Supermarine Spitfire Mk IV
Supermarine Spitfire Mk IV DP845 (Later Mk XX, and Mk XII)
Supermarine and A.&A.E.E. Worthy Down & Boscombe Down, 1941-45.
While there was some interest in replacing the Rolls-Royce Merlin in the Supermarine Spitfire with a bigger engine as early as 1938, it wasn’t until 1941 that the Air Ministry pursued the idea with enthusiasm issuing Specification F.4/41 tailored to the new version, although a verbal instruction to start the design process had been issued by Sir Wilfred Freeman, the Air Council member for Research and Development, early in 1940. The engine that Supermarine and Rolls-Royce proposed was the Griffon, which originated as a “de-rated” ‘R’ engine the power unit of the Schneider Trophy winning S.6B floatplane. The new engine was a third bigger than the Merlin – 37 litres compared with 27 – but was physically small enough to fit the basic Spitfire airframe with only small modifications.
The first of two prototypes known initially as the Spitfire Mk IV, DP845 first flew on 27 November 1941 in the hands of Jeffrey Quill, the Supermarine test pilot who was to carry out much of the development work on the type. While based on the Spitfire Mk I, it had the bulged fairings along the nose above the exhausts that were to become a characteristic of Griffon Spitfires, to minimise the effect of the bigger engine on the pilot’s forward view. During its career its retractable tailwheel was replaced with the more usual fixed type, and it was fitted with a larger rudder and eventually a redesigned tail unit to counter the greater torque from the Griffon; for a while it carried a mock-up installation for six 20 mm. cannon, but it reverted to the more usual two cannon and four machine guns.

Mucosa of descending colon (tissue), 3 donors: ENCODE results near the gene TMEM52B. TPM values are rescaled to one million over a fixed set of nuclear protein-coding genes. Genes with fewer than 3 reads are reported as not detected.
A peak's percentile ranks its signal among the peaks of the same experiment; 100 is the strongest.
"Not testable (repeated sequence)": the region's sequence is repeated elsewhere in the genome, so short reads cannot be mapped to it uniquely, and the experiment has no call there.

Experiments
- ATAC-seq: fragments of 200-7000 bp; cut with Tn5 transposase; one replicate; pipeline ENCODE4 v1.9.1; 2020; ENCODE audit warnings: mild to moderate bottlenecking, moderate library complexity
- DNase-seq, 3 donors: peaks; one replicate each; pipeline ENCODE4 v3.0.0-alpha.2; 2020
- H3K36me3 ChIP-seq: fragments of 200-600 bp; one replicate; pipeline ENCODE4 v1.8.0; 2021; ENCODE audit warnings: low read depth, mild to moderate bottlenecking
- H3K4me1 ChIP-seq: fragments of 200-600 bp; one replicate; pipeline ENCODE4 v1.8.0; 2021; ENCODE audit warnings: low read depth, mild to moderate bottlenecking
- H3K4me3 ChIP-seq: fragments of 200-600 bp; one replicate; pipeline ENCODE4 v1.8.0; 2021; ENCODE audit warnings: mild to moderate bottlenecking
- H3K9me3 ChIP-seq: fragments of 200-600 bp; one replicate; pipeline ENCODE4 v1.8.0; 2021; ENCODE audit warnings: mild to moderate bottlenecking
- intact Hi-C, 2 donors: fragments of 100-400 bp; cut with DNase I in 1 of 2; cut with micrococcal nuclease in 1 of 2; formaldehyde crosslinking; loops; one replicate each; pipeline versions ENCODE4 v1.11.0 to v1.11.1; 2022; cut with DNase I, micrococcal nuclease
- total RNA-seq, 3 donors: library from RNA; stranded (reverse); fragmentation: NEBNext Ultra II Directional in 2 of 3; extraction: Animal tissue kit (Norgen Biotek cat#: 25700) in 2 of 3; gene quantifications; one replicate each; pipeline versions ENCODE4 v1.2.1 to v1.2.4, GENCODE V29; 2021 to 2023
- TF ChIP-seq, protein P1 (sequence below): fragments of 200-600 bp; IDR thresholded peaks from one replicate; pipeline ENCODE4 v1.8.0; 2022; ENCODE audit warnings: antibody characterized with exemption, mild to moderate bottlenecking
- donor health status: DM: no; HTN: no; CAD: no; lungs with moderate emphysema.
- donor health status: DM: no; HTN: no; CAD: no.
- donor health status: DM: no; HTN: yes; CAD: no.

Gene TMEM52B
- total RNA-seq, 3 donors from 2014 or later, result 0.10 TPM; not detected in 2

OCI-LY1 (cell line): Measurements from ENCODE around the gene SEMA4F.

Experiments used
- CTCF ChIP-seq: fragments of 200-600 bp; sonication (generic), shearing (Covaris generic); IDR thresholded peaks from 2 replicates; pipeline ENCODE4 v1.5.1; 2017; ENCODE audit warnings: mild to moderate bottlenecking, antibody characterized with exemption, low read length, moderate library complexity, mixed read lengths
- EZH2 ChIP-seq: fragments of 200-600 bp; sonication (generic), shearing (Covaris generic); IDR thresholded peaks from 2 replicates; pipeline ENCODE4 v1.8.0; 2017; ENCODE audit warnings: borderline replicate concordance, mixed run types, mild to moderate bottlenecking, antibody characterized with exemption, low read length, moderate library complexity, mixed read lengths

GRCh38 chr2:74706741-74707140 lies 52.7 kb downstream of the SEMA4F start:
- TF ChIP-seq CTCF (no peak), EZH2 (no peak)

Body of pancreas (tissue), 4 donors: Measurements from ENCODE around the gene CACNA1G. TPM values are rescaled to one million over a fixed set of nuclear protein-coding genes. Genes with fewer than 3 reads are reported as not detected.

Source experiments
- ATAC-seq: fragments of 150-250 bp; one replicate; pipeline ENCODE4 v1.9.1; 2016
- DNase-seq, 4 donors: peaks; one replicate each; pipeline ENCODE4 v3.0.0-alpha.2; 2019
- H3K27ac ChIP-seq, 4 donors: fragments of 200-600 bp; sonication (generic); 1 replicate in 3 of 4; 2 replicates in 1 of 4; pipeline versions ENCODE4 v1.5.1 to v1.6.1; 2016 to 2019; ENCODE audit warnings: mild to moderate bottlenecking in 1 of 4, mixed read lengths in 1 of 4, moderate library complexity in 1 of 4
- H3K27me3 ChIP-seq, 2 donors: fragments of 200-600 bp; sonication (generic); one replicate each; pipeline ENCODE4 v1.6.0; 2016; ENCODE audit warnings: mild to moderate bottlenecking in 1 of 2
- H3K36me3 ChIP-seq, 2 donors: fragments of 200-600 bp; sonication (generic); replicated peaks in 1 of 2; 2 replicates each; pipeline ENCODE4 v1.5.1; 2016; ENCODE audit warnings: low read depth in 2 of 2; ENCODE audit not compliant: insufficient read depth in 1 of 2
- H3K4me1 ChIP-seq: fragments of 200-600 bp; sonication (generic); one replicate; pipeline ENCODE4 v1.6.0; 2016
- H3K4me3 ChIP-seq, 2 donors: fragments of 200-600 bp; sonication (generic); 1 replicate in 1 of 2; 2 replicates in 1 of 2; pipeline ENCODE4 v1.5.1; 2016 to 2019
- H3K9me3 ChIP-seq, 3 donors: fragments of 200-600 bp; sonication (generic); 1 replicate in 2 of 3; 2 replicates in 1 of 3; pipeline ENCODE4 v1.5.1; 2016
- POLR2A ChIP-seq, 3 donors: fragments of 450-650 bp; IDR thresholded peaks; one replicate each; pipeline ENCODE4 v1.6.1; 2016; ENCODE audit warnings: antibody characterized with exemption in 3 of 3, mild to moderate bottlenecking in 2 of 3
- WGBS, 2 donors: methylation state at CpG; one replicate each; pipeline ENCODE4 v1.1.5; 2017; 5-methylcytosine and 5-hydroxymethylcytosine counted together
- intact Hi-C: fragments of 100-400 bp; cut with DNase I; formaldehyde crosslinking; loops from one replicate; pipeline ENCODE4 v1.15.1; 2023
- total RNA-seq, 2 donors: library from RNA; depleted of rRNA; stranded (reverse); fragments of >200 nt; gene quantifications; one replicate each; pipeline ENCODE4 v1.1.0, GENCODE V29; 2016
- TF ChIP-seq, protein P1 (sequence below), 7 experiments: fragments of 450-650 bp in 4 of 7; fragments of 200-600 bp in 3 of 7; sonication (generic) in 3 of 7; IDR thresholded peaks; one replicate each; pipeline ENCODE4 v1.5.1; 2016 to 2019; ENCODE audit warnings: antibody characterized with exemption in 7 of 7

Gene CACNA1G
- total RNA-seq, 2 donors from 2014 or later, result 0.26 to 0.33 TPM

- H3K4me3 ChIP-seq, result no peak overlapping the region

It spent all its life carrying out development tasks in the hands of manufacturers Supermarine and with the Aeroplane and Armament Experimental Establishment at Boscombe Down, flying at some time with the “clipped” wings that were a feature of the resultant production Spitfire Mk XII; the type was renumbered to avoid confusion with the PR Mk IV, and was known for a while as the Mk.XX. In one of its trials it reached 450 mph. in a dive. It survived until 1946, when it was in the hands of No.1 MPRD at Cowley.
DP845’s day in the spotlight was 20 July 1942 at Farnborough, where a competitive trial with a Hawker Typhoon and a captured Focke-Wulf Fw 190 (for which its captors had considerable regard) was organised, and in the hands of Jeffery Quill the Spitfire outperformed them both in the required race, somewhat to the surprise of the sponsors!
Scale 1:72 Wingspan 6.25″ (156 mm)
Base size 6.2″ (156 mm)
Weight not including base 7.5 ozs (210 grams) Limited edition of 100 only